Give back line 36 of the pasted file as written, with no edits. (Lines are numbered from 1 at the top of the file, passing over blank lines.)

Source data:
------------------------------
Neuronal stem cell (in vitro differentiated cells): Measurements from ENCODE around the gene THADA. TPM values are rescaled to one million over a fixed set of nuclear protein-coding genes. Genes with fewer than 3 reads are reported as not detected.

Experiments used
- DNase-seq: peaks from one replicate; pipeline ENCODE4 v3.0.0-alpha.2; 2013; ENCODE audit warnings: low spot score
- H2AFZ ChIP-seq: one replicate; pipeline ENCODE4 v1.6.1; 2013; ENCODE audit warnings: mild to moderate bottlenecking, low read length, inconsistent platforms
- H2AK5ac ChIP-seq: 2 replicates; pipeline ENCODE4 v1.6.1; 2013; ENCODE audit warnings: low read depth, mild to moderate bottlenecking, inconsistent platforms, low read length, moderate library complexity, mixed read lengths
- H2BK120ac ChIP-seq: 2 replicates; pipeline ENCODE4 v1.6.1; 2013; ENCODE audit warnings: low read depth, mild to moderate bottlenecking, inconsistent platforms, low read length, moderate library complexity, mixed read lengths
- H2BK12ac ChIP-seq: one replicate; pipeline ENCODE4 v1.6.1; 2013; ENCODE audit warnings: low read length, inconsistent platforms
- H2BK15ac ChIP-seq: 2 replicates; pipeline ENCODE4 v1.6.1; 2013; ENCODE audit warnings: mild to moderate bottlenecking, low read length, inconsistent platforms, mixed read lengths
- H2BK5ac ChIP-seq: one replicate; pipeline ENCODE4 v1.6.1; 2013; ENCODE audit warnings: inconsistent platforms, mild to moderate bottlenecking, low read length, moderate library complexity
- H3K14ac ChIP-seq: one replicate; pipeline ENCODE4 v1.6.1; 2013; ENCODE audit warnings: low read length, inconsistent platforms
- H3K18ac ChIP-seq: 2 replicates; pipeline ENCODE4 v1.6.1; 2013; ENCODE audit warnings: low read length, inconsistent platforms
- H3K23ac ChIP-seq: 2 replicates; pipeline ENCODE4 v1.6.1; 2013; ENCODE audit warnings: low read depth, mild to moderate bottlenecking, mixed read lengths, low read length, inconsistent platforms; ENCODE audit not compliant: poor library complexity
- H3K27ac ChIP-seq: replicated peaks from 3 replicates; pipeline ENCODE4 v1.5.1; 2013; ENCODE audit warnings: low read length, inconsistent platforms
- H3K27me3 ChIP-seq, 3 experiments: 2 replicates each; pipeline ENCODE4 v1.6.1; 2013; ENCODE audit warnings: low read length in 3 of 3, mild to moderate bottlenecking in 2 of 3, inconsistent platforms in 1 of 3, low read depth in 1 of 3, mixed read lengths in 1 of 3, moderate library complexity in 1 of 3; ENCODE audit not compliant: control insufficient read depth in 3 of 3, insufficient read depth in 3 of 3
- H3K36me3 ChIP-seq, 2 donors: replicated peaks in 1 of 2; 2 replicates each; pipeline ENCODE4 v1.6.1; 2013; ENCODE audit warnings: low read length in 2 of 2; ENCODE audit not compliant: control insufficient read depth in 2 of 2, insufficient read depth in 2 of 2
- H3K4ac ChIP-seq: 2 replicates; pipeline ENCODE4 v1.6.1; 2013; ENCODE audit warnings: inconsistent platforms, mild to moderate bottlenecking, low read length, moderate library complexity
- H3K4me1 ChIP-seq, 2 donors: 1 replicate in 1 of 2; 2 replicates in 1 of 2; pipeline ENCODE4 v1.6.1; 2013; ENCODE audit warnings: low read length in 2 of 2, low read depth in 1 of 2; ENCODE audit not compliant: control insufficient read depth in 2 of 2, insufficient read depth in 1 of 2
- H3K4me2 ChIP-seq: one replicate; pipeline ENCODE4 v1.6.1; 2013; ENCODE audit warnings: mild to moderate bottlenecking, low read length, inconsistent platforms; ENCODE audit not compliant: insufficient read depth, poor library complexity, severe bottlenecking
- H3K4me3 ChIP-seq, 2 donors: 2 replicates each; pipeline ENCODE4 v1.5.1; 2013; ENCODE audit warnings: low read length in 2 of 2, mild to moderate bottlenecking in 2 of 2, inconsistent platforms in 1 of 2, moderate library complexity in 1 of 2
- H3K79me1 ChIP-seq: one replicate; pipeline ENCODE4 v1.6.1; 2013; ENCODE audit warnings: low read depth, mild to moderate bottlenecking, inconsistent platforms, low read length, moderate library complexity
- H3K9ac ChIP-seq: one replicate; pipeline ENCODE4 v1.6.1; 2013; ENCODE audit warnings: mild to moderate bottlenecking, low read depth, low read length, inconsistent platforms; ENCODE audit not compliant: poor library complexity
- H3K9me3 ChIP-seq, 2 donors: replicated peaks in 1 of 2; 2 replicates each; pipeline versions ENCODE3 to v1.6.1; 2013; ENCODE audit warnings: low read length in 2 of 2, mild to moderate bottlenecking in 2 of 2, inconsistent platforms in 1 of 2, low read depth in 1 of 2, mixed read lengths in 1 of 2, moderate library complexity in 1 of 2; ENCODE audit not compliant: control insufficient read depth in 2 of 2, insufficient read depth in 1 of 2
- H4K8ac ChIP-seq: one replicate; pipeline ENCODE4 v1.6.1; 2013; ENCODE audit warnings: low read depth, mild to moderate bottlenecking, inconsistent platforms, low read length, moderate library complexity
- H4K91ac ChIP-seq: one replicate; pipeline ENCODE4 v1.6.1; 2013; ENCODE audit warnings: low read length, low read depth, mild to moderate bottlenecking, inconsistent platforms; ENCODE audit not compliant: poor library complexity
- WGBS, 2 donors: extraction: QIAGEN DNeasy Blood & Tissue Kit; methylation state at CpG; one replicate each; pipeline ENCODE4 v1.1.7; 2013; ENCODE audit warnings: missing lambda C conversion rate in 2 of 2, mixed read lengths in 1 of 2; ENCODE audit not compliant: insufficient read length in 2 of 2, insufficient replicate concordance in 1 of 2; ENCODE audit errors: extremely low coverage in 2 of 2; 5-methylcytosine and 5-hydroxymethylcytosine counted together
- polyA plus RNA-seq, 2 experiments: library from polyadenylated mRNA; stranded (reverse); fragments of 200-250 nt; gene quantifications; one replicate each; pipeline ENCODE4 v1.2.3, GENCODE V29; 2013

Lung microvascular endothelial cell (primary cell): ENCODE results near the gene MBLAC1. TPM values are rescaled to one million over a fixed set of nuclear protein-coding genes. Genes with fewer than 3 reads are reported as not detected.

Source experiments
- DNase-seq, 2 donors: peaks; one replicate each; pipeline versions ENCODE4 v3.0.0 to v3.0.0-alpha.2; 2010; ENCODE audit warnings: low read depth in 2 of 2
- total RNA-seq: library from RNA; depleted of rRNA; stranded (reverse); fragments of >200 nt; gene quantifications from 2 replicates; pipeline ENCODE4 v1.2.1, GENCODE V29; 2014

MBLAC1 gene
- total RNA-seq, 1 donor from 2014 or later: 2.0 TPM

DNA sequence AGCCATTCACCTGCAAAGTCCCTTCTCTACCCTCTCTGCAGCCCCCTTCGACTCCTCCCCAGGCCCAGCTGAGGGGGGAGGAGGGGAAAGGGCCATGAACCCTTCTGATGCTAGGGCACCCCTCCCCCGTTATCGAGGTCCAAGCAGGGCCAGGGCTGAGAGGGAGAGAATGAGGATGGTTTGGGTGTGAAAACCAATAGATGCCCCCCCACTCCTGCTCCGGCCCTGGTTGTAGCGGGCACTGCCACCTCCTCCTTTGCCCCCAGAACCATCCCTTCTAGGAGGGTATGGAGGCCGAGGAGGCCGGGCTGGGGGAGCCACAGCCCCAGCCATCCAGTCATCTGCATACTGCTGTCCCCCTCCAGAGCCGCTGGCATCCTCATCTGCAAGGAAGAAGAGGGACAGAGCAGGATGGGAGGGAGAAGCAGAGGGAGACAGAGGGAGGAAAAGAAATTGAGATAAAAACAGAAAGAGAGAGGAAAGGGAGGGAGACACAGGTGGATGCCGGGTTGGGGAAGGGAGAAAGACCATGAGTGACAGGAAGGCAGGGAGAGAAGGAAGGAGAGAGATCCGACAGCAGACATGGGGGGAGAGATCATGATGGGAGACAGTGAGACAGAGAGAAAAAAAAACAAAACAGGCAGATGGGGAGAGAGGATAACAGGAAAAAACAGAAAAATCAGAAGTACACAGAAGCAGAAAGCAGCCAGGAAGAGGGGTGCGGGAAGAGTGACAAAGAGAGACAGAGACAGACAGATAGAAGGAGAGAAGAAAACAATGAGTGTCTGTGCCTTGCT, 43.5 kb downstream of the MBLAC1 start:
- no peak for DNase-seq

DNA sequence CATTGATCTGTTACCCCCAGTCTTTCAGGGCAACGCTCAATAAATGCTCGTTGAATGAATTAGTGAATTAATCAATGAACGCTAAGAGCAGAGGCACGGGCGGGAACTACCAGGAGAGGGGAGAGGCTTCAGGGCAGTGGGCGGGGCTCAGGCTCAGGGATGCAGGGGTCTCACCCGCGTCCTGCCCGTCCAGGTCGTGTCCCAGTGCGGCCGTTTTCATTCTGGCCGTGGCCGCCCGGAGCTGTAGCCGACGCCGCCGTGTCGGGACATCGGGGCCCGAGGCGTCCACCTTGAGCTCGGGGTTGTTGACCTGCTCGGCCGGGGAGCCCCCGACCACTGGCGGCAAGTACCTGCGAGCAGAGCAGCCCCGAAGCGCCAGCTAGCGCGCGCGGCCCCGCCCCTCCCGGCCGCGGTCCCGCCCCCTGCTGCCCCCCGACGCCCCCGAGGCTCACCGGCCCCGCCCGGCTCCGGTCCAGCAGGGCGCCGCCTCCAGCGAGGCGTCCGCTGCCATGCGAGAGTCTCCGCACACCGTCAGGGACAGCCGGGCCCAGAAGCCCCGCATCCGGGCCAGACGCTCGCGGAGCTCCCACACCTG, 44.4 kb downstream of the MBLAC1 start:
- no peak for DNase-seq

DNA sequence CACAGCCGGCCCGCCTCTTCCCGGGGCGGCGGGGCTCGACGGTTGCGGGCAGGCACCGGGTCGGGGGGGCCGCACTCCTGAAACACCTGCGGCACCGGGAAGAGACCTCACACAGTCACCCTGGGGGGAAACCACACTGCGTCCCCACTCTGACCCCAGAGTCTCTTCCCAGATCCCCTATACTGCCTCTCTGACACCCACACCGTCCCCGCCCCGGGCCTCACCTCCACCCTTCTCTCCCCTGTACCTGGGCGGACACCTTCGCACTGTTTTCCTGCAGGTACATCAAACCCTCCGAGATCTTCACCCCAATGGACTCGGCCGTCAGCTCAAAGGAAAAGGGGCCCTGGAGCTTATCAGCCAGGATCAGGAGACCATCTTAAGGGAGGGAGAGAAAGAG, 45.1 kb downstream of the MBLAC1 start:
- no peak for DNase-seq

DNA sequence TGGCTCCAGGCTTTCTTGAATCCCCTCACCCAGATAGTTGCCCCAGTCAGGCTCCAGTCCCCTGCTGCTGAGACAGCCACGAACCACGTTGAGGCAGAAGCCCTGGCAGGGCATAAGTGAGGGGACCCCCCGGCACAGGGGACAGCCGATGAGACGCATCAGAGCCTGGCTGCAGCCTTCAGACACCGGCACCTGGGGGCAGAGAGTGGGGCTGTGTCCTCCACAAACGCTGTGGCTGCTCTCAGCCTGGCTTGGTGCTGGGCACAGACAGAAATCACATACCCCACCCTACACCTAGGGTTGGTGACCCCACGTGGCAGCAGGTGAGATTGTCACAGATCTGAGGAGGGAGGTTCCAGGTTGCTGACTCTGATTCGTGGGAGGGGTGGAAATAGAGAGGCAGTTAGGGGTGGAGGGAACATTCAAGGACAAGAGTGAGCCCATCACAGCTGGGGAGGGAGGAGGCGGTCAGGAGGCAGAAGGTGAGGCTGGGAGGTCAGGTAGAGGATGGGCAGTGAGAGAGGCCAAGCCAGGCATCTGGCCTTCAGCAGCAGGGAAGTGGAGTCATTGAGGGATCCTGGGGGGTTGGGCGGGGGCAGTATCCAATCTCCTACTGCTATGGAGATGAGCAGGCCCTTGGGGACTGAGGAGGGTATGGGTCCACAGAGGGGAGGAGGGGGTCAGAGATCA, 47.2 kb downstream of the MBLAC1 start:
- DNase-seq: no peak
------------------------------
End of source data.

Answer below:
- no peak for DNase-seq